Aja: The best part is that half the time shit just ends up glitchily floating in the air.

Kimber: Plus, I mean, all of the skills have finite results. You can “learn” alchemy or smithing, but it’s not like you can make your own potions. It’s not like you can say, “I want to make a potion that heals me and cures me of any poison, and I know these miscellaneous plant roots and ectoplasms have those properties so I will combine them to see if that works.” Instead, you’re just stuck figuring out arbitrary formulas for a finite number of things you can actually make. And, like, most of those things are more useful to sell for money than they are as items you can use.

Aja: Plus, how do you carry multiple giant’s toes?

Kimber: Gathering the stuff for alchemy or smithing or enchanting is more fun than actually doing any of those things because at least you’re wandering around looking at stuff that isn’t a UI menu.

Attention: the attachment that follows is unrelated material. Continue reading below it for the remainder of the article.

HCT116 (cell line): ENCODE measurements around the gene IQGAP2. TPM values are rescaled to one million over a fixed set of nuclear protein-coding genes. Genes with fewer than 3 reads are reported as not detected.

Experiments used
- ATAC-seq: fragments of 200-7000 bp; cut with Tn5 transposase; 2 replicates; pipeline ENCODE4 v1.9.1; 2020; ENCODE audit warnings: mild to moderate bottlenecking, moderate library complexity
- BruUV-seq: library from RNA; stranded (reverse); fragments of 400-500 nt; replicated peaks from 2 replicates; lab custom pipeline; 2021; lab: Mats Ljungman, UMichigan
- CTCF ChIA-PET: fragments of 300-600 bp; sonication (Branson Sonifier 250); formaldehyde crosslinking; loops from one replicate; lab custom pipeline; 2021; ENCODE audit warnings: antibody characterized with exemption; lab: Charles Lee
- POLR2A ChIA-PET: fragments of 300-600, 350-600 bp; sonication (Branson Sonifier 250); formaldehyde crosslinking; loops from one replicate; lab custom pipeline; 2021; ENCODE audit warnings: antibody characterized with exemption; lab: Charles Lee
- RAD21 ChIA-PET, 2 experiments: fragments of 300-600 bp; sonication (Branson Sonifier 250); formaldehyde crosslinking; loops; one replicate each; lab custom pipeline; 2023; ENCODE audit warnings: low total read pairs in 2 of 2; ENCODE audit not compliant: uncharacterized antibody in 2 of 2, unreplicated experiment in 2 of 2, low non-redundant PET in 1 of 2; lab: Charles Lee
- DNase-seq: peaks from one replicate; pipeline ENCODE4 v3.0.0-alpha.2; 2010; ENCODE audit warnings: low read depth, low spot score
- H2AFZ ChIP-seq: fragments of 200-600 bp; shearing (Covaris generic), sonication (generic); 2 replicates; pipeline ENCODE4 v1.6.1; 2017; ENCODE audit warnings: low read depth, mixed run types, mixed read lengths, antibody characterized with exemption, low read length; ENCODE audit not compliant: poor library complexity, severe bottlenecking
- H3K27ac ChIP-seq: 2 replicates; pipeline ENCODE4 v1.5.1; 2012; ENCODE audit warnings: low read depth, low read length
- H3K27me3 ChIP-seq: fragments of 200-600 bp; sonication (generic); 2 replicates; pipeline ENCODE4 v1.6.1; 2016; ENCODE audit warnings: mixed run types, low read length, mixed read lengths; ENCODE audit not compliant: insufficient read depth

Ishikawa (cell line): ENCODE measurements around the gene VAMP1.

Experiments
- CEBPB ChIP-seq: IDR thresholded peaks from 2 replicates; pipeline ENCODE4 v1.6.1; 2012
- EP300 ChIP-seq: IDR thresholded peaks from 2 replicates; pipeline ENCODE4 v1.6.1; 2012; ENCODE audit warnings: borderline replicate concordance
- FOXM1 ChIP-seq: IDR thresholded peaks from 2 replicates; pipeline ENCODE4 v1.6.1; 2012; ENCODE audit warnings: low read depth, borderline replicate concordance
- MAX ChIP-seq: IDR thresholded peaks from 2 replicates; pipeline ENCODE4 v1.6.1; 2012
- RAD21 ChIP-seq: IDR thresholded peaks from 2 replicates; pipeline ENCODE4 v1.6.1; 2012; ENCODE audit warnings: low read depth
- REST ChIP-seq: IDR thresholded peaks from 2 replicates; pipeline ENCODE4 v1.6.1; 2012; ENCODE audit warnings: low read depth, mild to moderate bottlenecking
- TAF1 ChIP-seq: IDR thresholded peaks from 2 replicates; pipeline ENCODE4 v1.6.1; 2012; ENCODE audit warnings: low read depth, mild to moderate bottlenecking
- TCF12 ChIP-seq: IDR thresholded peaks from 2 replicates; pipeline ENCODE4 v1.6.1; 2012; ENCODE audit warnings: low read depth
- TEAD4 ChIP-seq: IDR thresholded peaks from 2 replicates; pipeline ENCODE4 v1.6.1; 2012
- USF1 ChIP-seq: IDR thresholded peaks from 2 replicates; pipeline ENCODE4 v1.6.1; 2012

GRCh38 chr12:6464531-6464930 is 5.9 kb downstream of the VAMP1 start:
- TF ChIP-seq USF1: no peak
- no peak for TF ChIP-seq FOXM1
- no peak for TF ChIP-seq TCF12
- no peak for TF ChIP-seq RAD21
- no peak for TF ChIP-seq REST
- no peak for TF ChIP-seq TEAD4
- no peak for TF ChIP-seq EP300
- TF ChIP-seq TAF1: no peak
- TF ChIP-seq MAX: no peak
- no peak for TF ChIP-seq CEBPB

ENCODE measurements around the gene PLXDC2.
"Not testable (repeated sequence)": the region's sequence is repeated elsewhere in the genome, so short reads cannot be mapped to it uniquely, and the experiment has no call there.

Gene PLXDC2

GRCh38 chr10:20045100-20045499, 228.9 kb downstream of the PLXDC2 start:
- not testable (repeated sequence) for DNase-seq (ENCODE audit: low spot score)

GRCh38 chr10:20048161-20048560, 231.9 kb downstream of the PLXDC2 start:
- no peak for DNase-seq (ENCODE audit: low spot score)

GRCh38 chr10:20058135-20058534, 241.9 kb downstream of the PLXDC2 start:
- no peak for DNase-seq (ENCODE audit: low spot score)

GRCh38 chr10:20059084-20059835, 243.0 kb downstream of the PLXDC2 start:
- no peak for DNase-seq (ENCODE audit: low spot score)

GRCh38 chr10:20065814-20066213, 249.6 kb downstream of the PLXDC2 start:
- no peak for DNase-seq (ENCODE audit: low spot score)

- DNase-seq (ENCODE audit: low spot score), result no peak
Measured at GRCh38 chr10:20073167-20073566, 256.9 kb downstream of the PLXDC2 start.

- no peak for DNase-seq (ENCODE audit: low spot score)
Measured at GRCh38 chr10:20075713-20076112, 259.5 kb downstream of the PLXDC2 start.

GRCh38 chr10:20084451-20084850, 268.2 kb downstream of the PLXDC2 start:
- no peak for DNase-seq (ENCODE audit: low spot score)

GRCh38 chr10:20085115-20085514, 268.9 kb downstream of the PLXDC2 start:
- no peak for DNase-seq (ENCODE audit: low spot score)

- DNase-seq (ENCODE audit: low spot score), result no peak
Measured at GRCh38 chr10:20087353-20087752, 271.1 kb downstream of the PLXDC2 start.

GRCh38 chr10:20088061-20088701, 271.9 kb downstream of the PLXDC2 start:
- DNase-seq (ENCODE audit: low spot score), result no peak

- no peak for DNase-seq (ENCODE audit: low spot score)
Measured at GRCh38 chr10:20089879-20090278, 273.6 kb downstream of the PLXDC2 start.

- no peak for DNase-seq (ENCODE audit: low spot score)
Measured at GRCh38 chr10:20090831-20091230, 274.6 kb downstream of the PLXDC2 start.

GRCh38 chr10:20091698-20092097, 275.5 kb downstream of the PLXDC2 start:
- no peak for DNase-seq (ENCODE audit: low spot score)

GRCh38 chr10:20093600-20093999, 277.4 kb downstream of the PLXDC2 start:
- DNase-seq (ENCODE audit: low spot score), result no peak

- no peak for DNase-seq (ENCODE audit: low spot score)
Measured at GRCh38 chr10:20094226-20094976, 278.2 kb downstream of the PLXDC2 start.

Aja: Did you ever cook stuff?

Kimber: Nope.

Aja: “Oh.”

Kimber: On a more serious note, there’s also a problem, I think, with how easy some skills are to level while others are quite hard.

Aja: One of my problems, I think, is that every skill is open to you regardless of what class you pick at the outset of the game. Consequently, there’s literally no choice at all that you’re really making. Like, I’m sure there are experience bonuses or caps dependent on your class, but…who cares?